My love reaches its fetishistic peak with notebooks. Spiral-spined, leather bound, plain, lined, squared, A5, A4, thick or thin papered. It doesn’t matter, they are all potential receptacles for my literary lust.
Anyway, part of the programme was a short interview with David Mitchell (the author of Cloud Atlas, not the ranting comedian) and he spoke about some of the things he kept in his notebooks.
Some of the previous guests interviewed had confessed to lists of random things or conversation snippets or brief descriptions of unusual objects or scenes. All of these things are predictable and useful. I’ve done the same and enjoy flicking through an old notebook, trying to work out how the flotsam and jetsam of thought might have fitted together when I was jotting it all down.
But David Mitchell described an entirely original (to me) use for his notebooks. He writes letters in them. Fictional letters to and from the characters appearing in his current work in progress. He said it helps him get under the skin of the person he’s imagining. Obviously, from the content of the letters, he can learn explicit things about them. But he can also imply more subtle information from the style, the vocabulary, the tone.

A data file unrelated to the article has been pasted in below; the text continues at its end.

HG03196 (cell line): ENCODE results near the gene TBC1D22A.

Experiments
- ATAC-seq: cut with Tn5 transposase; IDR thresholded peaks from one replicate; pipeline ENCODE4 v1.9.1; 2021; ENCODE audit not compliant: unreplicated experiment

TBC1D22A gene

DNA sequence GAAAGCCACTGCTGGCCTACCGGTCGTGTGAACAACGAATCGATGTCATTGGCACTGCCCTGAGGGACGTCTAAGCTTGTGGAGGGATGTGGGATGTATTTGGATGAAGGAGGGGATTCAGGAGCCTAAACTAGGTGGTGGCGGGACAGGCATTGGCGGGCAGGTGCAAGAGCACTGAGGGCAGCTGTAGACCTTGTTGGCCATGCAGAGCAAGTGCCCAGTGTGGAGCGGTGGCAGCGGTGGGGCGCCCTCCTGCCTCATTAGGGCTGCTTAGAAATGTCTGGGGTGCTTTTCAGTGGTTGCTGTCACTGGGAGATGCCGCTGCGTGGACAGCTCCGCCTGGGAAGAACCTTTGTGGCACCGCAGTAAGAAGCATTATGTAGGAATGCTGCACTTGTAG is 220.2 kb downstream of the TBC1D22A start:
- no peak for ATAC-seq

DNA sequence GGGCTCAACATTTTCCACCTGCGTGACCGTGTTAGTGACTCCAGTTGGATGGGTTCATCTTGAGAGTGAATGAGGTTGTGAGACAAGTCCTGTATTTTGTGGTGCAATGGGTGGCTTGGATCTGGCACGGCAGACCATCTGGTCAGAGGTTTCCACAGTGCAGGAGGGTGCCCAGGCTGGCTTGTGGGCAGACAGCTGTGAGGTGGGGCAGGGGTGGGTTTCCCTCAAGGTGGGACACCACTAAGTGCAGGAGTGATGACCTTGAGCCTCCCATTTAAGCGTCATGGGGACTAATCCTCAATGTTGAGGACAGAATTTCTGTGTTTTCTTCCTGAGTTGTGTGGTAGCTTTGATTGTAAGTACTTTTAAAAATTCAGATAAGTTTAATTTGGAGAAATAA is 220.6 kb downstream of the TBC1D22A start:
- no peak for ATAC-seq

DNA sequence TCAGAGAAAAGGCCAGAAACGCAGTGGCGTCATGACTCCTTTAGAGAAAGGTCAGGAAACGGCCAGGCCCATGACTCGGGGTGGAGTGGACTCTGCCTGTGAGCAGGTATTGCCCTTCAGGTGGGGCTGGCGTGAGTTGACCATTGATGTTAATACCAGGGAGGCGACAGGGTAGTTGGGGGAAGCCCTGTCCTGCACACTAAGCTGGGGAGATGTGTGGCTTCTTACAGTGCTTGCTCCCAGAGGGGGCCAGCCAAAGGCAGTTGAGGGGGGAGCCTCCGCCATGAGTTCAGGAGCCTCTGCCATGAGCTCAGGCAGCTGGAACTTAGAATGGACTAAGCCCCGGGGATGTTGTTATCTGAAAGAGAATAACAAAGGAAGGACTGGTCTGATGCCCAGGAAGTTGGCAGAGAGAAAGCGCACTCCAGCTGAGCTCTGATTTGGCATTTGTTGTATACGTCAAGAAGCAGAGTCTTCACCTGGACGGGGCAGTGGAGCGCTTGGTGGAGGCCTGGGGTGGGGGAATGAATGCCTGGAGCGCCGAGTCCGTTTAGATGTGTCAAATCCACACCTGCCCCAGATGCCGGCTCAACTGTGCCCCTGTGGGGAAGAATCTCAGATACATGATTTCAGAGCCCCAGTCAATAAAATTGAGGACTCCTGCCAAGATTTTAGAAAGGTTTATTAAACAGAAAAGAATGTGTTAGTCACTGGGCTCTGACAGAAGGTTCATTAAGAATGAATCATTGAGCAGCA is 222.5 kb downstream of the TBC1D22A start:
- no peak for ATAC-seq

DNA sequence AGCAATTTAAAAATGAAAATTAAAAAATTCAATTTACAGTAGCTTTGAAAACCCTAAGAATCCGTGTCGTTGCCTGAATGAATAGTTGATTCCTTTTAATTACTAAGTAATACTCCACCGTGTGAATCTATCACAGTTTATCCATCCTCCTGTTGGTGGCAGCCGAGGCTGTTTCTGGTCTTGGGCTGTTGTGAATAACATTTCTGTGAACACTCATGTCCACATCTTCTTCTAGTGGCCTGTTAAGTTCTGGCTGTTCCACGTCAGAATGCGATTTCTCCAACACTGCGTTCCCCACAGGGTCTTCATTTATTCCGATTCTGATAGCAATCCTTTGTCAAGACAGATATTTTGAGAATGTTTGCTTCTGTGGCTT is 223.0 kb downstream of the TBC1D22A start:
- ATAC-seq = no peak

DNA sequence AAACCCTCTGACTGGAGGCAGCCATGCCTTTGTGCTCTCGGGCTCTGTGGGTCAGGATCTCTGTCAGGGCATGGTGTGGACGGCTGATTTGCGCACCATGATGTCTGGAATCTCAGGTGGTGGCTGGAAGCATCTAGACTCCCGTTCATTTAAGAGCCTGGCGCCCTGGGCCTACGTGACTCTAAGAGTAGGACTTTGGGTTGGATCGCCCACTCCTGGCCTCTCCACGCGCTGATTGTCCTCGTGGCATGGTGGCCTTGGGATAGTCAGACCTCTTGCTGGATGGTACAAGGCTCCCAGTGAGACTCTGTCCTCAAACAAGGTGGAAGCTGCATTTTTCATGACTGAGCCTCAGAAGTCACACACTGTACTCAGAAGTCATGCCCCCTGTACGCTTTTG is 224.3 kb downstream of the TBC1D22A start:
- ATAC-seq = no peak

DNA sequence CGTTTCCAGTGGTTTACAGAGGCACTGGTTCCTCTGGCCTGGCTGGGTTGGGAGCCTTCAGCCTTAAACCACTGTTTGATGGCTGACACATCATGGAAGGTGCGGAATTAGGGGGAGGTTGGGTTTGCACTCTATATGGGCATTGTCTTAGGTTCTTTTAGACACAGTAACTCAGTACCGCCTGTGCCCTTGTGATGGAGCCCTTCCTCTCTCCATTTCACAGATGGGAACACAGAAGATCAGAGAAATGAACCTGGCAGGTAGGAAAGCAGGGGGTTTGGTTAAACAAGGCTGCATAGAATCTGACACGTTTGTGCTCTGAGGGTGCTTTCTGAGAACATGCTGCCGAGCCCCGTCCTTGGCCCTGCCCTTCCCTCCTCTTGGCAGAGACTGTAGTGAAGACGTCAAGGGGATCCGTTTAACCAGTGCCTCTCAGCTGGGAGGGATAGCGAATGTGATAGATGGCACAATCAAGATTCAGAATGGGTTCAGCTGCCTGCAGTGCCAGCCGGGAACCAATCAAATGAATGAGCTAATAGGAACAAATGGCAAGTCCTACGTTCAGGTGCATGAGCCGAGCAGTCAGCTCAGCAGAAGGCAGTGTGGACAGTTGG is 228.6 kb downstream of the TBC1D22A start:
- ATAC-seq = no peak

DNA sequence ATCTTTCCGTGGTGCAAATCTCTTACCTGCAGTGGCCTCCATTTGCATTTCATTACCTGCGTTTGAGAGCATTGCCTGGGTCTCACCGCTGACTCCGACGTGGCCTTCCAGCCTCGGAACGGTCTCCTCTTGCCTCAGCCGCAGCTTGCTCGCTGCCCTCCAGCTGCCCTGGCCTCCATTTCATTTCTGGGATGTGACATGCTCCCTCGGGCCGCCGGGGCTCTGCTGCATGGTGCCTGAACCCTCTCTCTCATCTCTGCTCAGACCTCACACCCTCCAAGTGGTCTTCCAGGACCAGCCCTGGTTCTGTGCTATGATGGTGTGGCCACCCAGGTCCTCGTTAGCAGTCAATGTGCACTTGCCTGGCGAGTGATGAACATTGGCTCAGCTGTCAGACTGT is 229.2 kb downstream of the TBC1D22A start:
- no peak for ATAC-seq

I think this is a brilliant idea which I am going to steal. It could lead to truly interesting revelations about all sorts of people. I can write any letter, asking any question to any character at any point – before, during or after the events in my novel. Their letter back surely can only make them richer and more vivid in my mind’s eye.
One of the other tips for writing I’ve frequently heard is: “just write rubbish if you’re stuck”. There are various versions of this. A famous author, whose name I have forgotten, wrote that when she stumbled into a Writer’s Block she’d drink some gin, write two pages of nonsense and go to sleep. Upon waking she would find the Block behind her. Other luminaries have professed to writing a few hundred words of waffle first thing just to get the juices flowing, like an athlete limbering up before a race. I’ve always liked the idea, but found it impossible to find rubbish to write about. I’d end up spending half an hour trying to decide what to write and end up having to hurdle two Writer’s Blocks instead of one…
But this is perfect.
I do declare that from this day on I shall write a letter to or from one of my own characters. This time next month I shall post some of the 30 letters I’ll have written…